He’s also enthused by the class. “This has been so eye-opening, to see how broad the arts are as an industry and the range of skills represented. The spectrum of guest artists and the things they’ve done is incredible. They’re also inspirational. You can do anything if you set your mind to it, you just have to keep going,” says Workinger.
“We have all the resources on campus to guide artists toward their career goals,” says Jutt. “Ultimately, I’d like Arts Enterprise to become a clearinghouse for arts entrepreneurship around the state. We can replicate or tailor this class so it can be taught anywhere, even online, as part of the Wisconsin Idea of extending the resources of the campus to the state. I’d love to be part of that effort.”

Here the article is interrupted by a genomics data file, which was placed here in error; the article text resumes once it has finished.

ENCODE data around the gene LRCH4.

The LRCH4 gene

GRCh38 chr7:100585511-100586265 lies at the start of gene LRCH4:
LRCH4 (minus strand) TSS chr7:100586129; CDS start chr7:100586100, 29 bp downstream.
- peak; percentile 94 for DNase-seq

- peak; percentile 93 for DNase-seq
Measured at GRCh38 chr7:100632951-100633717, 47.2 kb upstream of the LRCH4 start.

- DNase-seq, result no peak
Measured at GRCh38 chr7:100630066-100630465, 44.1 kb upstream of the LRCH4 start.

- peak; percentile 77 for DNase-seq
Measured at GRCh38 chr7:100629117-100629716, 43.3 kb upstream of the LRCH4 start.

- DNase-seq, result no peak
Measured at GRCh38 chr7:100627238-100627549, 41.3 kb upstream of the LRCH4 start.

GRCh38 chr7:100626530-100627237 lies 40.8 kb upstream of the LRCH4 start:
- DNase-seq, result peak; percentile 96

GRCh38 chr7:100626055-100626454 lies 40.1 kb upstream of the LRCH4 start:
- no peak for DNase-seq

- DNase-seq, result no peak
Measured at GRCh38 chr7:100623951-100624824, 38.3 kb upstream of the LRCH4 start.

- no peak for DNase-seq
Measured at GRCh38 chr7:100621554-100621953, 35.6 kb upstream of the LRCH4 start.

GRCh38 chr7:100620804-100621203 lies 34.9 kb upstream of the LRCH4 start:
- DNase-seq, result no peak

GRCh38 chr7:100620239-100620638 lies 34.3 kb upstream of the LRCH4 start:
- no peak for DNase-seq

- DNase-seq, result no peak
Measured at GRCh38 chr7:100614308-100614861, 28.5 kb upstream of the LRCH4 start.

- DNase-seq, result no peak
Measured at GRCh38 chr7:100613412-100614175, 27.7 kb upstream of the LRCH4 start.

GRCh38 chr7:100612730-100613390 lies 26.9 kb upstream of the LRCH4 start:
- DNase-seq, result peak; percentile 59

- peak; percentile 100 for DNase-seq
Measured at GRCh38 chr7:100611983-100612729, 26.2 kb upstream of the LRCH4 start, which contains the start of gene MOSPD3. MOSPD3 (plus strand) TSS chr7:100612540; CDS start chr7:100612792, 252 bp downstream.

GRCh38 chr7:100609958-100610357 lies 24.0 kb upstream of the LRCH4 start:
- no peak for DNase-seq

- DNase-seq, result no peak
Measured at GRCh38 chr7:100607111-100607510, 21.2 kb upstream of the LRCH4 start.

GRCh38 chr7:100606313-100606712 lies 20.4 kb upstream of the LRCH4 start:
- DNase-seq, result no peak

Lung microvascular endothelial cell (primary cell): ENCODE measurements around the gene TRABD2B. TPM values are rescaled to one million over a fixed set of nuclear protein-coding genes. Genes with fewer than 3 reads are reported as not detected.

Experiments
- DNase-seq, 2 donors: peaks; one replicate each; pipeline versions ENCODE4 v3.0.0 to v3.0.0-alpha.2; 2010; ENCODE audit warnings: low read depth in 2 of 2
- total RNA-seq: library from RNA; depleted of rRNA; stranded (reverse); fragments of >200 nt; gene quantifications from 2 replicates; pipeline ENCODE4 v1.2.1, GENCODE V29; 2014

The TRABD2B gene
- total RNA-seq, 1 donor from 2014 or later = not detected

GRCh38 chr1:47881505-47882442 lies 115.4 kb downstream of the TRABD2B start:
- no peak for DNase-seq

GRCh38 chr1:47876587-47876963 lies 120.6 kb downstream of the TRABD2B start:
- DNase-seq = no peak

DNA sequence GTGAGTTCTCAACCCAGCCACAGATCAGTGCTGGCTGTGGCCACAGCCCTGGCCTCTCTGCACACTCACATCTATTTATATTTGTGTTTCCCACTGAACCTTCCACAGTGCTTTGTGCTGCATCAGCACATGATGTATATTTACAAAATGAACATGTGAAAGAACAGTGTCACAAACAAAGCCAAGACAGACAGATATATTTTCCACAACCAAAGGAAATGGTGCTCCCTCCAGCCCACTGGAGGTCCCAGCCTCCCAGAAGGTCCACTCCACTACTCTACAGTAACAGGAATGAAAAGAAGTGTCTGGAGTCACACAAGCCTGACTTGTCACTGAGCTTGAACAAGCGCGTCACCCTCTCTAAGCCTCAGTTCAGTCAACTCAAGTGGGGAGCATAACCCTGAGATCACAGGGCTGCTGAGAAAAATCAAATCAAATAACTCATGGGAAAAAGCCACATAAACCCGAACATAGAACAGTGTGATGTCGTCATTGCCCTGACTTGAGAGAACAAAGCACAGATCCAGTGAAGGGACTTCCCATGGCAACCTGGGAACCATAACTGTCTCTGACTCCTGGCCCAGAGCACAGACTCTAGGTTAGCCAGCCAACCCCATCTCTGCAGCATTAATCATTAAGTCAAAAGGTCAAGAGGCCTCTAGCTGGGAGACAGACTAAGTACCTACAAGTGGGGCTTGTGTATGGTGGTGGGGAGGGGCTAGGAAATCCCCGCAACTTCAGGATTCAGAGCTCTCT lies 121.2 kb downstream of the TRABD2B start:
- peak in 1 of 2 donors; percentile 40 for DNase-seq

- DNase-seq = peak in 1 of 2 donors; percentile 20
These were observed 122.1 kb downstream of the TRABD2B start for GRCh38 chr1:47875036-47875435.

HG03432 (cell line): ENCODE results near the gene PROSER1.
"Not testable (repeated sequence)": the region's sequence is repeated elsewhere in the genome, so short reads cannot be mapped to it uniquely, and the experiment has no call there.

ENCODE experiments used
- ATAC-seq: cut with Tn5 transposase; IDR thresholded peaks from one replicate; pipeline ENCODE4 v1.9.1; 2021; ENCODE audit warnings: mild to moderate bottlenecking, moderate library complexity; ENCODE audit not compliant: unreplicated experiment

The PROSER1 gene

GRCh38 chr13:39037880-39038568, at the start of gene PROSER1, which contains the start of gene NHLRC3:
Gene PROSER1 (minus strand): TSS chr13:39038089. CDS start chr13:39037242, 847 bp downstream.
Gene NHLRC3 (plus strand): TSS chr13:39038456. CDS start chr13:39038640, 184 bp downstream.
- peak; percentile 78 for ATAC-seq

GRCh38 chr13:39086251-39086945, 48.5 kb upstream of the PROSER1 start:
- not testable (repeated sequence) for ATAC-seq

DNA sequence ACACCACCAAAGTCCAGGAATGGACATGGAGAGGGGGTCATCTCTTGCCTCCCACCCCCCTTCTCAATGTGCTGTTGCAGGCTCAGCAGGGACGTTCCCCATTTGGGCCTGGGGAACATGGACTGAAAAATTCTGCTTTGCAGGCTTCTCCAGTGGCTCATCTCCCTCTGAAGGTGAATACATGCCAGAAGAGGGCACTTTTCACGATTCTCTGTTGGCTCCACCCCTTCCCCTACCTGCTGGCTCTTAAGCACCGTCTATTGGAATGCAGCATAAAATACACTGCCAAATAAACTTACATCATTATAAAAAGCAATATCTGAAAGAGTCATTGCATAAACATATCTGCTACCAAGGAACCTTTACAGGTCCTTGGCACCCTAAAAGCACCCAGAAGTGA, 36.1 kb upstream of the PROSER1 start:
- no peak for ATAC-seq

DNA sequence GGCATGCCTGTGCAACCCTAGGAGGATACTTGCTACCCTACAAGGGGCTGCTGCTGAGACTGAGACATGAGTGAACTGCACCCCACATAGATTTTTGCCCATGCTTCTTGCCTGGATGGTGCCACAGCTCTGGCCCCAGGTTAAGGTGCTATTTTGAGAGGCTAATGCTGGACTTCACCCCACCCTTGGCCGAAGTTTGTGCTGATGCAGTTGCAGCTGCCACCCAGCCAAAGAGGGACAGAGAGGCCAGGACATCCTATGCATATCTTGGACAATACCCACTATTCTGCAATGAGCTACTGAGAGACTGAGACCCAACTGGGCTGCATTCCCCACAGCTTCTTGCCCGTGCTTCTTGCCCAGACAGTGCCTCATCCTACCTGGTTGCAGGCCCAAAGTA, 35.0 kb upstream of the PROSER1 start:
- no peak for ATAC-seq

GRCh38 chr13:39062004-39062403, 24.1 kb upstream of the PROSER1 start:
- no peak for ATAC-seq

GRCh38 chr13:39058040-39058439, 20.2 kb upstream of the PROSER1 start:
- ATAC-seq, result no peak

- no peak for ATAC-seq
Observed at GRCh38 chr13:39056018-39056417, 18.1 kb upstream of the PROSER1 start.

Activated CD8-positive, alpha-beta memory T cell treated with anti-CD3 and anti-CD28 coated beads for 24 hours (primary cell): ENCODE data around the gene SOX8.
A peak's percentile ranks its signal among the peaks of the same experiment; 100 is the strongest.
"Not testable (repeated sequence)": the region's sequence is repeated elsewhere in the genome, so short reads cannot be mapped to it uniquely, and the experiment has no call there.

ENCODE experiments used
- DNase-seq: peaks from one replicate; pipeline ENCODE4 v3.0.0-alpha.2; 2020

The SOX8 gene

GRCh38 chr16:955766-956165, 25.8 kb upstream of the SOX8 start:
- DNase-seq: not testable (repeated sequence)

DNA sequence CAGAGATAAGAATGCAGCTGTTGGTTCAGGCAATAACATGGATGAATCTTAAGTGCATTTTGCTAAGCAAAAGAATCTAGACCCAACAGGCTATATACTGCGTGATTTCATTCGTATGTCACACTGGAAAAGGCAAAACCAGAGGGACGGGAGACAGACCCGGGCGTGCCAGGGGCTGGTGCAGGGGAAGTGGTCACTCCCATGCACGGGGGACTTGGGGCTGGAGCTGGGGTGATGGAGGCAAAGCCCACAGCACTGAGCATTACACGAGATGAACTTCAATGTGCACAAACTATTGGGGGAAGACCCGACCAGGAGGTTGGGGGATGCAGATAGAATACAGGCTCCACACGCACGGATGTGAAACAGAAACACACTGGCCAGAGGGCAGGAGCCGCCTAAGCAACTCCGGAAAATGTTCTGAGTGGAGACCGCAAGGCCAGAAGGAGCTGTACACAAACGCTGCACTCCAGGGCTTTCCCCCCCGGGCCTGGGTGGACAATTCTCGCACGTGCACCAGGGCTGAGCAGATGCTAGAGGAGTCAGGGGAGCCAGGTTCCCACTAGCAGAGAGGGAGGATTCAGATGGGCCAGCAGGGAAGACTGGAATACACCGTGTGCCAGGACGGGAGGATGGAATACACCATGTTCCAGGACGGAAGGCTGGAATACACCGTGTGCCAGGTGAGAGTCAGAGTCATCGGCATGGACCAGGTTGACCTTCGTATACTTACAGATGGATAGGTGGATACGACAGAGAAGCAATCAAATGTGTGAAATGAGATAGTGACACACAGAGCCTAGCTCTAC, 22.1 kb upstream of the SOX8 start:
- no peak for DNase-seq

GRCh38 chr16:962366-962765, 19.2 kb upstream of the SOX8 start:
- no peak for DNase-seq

Hear from the pros
Working artists and experts on arts enterprises are part of the classroom resources being used in the class Art as the Business as Art. The public is invited to hear two nationally known leaders who are shaping the future of arts and culture.
Bill Ivey, President Obama’s arts and humanities adviser and director of the Curb Center for Art, Enterprise and Public Policy at Vanderbilt University, will discuss “Greed, Neglect and Our Cultural Rights” at 7 p.m. on Thursday, Nov. 12, at the Madison Museum of Contemporary Art, 227 State St.
Douglas McLennan, founder of ArtsJournal and director of the National Arts Journalism Program, will discuss “Arts Journalism 2.0: The Next Wave in Arts Conversations” at 7 p.m. on Thursday, Dec. 3, at Promenade Hall, Overture Center, 201 State St.